Both developed and emerging market equity had positive returns in August, following an increase in investor confidence. The idea that world’s largest economies are heading towards recovery was further strengthened by the sign of growth from the US economy. Markets were also led higher by the Federal Reserve’s (Fed) statement that it will do everything within its capacity to remain accommodative until economic data showed significant level of sustained improvement.
Despite the flat performance in Japan, most equity markets in Asia finished higher, with the Thai, Philippine and Indian equity markets leading the way within the region in local currency terms. Ongoing positive political developments in Thailand, following the coup in May, provided investors with comfort, while expectations that the Indian government will help boost growth supported its domestic equity market. China’s equity market, however, struggled to gain ground as the recent positive momentum of economic data started to wane.
In the UK, the market rebounded from the weakness shown in July, as the low level of volatility recently witnessed within the equity markets continued to prevail. Economic data continues to be generally encouraging despite recently released data for June which was a little more disappointing than expected. European equity markets registered their first monthly gain since May. Market anxiety resulting from geopolitical tensions in Ukraine, and disappointing GDP figures, loomed over the region’s equity markets at the beginning of the month. However, statements made by Mario Draghi, President of the European Central Bank, that hinted at further measures to stimulate European economies and the potential announcement of a quantitative easing program, led to a strong market rebound.
Emerging equity markets continued to advance, with Latin America driving investment returns, particularly due to the strong gains witnessed by the Brazilian market. In emerging Asia, the Thai market was a strong performer together with Taiwan, as stock prices rallied, buoyed by good earnings results from the country’s technology companies. Performance in emerging Europe was mixed, however, as equity market weakness in Turkey and Russia was offset by strength in Czech Republic and Poland.
Within the fixed income markets, core government bonds globally experienced strong rallies, driven by a ‘flight to safety’ response to the geopolitical tension emanating from Ukraine and the Middle East. Weaker than expected economic data across many economies pointed to diminishing inflationary pressure, further increasing the attraction of fixed income assets. These broadly supportive factors overshadowed an uptick in hawkish sentiment within the Fed and the Bank of England, raising uncertainty about the likely timing of interest rate rises. Conversely, higher credit risk sectors of the market, such as high yield bonds, felt the negative impact of the fall in risk appetite and underperformed the wider market.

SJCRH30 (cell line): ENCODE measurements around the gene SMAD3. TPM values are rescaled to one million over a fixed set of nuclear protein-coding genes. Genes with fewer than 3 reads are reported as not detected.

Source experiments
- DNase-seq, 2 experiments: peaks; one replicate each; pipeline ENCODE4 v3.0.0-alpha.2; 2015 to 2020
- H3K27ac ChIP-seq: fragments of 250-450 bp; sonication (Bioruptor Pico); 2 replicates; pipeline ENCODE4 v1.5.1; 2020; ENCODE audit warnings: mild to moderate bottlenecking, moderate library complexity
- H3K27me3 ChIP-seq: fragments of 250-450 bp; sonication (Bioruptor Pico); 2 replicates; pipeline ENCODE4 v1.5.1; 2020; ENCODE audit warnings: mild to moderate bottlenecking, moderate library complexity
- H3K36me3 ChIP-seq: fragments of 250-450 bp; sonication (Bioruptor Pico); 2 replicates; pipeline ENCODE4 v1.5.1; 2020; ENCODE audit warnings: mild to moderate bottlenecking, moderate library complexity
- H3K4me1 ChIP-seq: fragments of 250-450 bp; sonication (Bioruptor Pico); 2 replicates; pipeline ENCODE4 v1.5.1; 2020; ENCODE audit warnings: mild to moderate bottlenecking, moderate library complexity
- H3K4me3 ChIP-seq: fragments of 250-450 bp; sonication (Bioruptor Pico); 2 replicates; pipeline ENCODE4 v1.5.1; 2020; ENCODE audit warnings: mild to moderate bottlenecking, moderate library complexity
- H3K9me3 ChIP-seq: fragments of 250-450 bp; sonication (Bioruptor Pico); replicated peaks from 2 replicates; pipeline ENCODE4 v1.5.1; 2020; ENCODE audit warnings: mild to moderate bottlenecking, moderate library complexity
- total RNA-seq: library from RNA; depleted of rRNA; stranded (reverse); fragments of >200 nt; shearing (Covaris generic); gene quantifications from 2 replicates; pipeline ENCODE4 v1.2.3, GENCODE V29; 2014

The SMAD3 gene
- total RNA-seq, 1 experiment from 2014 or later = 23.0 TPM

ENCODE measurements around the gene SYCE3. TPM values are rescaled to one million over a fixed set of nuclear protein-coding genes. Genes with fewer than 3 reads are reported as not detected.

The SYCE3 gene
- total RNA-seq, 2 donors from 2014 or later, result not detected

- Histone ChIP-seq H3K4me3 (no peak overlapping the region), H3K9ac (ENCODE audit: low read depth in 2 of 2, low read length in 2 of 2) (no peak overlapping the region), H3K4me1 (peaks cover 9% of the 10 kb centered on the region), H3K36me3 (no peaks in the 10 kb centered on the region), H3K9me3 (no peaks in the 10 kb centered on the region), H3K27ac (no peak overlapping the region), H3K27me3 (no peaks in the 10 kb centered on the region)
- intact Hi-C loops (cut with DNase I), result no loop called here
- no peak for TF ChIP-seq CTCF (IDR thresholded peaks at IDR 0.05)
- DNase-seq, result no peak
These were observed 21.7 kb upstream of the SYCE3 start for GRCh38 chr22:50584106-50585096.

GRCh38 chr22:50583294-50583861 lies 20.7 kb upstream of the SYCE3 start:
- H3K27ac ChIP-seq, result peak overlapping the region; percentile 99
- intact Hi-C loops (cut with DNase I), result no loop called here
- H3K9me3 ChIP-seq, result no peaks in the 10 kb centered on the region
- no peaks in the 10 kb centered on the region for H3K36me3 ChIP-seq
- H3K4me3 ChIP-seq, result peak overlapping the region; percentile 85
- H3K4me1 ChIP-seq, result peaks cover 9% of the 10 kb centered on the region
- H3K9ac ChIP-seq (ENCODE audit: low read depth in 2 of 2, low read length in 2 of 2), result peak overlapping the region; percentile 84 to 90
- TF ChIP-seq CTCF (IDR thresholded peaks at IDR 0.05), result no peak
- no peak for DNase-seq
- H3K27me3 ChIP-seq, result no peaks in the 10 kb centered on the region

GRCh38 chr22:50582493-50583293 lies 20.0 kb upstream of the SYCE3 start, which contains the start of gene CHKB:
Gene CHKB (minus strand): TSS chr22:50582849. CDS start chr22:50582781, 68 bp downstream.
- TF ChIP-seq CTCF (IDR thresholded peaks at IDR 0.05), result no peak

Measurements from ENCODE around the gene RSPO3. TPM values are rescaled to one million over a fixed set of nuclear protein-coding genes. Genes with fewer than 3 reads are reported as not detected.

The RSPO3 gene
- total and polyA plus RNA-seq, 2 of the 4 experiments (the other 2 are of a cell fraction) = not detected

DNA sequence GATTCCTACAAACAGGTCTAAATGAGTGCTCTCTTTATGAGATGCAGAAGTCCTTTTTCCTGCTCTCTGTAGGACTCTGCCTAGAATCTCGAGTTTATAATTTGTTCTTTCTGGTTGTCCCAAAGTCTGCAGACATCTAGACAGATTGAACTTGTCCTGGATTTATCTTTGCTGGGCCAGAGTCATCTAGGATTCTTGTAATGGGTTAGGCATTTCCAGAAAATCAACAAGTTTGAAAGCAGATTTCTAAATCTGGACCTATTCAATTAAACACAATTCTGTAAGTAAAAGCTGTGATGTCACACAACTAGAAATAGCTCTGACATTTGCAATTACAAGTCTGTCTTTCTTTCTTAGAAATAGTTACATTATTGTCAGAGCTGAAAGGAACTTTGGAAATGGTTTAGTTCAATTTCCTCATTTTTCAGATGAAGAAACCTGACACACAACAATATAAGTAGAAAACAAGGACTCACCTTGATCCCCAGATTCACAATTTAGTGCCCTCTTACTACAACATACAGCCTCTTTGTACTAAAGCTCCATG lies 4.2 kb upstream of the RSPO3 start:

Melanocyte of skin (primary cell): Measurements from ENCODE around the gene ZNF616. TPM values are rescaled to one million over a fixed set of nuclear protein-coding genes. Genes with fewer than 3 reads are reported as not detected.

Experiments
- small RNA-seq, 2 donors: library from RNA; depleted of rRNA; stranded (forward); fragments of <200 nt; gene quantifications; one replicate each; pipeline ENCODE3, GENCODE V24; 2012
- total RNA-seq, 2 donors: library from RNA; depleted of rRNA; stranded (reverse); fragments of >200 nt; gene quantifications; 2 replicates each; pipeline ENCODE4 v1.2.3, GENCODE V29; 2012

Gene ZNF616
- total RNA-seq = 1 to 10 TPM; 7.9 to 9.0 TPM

US equity markets rose steadily throughout the month of August and the S&P 500 index pushed through the 2,000 mark for the first time before closing up 4.0% (in US$ total return terms). This was the biggest monthly gain since February. Signs of growth boosted confidence that the world’s largest economy was recovering, with the Fed saying that it would do “whatever it took” to be accommodative until the data started to show significant improvements.
Investors shrugged off geopolitical fears for the most part, instead focusing on improving business fundamentals. Avago Technologies, which makes semiconductors used in smartphones, computer servers and other devices saw its share price surge to touch an all-time high after the company reported earnings that beat analysts’ estimates. Similarly, Splunk soared after the data management software developer also reported earnings that beat expectations. It also raised its full-year profit and revenue estimates.
More generally, strong company earnings and a string of corporate deal news contributed to the rally. Sector performance was led by typically defensive areas including utilities, health care and consumer staples. However, telecoms saw negative returns (-1.0% in US$ total return terms) and IT, materials and energy stocks lagged the broader index.
A gauge of consumer sentiment showed greater optimism in August. The rebound from the previous month’s dip was strongest among high income households, which reported more favourable trends in their income and wealth. The University of Michigan index of consumer sentiment rose to 82.5 in the final August reading and overall, continued to remain in the relatively tight range it has occupied throughout the year, consistent with the moderate growth in consumer spending that we have seen.